notes from an urban hibernation

Paris : Simon Cutts & Erica Van Horn

18.Porte d’Arcueil


I don’t think that the Porte d’Arcueil can be counted in an official listing, but I include it as we had done it already, before this stay, sometime in the mid-nineties.It may well be an unconscious forerunner of the Porte Walks, and certainly fulfilled all of their promise, even in its reverse trajectory.So I take Erica’s text for this entry as already set, from the small book Nearing Arcueil done by Sixtus Editions in Limoges in 2002: SC

It was a winter day in Paris.We decided to walk south through the city and into the suburbs. Where we were going wasn’t as important as just being out in the cold and stopping here and there for coffee. The route, as we walked became the journey. I was never sure if Simon had planned it all along, or if it just evolved out of the conversation of walking.So, probably when we set out that day from the Marais to walk through Paris, he knew that we were heading for Arcueil and he knew exactly what route he would take.He knew that Erik Satie had walked into Paris from Arcueil to play the piano at Le Chat Noir. He knew that Satie had walked to the club in Montmatre most nights to earn money. He knew too that he walked home most nights after work.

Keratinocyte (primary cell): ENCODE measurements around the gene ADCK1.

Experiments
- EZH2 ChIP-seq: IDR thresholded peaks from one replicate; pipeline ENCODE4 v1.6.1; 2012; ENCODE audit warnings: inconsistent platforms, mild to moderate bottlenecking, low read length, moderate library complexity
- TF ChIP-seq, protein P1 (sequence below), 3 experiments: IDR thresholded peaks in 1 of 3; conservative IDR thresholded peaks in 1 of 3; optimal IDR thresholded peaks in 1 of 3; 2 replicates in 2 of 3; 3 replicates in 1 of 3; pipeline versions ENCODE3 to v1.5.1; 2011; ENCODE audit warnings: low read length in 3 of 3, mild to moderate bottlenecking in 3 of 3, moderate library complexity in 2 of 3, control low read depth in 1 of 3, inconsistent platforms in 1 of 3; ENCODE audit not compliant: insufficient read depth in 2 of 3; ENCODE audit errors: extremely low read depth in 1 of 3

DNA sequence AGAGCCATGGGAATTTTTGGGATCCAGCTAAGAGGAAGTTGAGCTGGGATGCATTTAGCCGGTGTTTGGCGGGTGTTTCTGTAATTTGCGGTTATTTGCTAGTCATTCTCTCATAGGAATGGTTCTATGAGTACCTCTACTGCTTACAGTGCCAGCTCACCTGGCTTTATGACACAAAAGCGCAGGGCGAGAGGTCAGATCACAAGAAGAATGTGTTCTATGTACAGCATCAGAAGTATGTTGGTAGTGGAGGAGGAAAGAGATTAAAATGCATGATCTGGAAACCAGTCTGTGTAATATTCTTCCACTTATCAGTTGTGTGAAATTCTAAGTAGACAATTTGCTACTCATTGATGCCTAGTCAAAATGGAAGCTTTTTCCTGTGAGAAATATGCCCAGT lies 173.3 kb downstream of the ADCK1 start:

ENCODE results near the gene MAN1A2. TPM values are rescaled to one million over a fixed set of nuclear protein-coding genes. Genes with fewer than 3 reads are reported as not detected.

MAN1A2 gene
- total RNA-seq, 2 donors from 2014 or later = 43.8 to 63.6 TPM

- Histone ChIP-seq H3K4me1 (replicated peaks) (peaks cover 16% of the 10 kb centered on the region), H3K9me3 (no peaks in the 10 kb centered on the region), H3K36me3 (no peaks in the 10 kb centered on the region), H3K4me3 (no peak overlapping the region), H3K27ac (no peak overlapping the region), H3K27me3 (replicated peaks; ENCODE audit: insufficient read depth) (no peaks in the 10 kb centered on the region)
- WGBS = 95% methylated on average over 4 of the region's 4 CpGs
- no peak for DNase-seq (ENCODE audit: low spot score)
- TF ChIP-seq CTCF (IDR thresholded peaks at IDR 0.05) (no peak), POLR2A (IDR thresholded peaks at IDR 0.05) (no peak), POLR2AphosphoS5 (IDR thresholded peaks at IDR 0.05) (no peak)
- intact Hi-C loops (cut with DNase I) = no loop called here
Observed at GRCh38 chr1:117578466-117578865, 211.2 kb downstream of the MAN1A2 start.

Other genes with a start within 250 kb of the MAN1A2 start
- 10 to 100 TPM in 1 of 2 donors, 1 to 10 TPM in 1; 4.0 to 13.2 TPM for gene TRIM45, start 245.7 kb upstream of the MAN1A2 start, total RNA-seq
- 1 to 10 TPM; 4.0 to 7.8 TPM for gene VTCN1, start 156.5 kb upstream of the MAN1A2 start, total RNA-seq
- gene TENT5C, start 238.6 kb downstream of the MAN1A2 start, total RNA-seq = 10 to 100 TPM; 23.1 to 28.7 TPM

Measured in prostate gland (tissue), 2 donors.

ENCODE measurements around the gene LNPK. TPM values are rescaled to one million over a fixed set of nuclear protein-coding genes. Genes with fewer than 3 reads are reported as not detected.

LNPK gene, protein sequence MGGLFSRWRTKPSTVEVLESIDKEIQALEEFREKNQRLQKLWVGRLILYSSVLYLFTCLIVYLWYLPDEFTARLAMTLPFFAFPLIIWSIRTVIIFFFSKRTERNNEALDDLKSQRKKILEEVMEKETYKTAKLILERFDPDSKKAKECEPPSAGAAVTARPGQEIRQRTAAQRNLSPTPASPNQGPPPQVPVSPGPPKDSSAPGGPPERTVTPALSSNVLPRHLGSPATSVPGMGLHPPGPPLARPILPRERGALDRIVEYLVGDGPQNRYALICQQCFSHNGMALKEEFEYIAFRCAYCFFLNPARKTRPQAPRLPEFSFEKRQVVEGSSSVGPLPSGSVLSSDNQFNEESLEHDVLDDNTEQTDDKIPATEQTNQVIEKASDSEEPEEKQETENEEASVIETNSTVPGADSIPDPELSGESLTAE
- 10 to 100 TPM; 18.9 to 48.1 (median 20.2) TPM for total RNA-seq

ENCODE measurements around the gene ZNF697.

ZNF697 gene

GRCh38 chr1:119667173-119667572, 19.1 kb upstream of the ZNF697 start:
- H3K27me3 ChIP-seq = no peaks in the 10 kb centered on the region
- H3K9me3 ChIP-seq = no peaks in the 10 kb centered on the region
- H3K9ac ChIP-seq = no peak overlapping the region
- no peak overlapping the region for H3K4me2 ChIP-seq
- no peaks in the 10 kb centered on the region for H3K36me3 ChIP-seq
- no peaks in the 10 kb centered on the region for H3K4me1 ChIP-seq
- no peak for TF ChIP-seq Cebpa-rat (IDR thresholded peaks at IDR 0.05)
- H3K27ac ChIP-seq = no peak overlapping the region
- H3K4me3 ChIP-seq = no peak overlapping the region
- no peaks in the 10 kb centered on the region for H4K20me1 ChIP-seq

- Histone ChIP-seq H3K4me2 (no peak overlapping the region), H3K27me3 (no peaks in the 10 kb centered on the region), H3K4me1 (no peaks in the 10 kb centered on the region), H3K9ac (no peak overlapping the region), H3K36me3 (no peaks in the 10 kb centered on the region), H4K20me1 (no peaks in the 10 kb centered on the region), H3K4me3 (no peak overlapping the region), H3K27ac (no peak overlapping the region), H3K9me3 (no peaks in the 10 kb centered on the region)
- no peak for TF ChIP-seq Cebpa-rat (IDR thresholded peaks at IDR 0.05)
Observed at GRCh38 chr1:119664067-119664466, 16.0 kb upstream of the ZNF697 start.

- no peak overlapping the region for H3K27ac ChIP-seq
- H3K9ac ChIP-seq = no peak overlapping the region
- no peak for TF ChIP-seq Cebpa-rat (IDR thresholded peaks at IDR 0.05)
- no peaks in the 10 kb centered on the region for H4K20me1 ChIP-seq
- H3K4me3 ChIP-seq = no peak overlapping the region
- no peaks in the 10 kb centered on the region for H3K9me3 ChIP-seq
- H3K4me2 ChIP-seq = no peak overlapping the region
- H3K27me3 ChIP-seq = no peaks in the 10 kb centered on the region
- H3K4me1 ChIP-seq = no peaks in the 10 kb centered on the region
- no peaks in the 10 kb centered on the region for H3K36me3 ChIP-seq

As we approached Arcueil, just beyond the Péripherique, we talked a lot about Erik Satie and his activities. I didn’t know as much about Satie as Simon did, so this informative kind of conversation made for pleasant walking.When we reached the first house in Arcueil, we admired its quirky position on an oblique corner. The two streets that straddled the house were on different levels so that one street was on the ground floor and one was on the first floor. It was not a beautiful house, but its awkwardness made it funny. And of course it was Satie’s house. Brancusi’s famous photograph of the stone stairs was taken there.


In our excitement, we took an entire roll of film and then walked back to Paris. It wasn’t until many months later that we learned we had found the wrong house. It was not Erik Satie’s house, but these were the photographs and this is the route on the map.



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This entry was posted on February 14, 2014 by .
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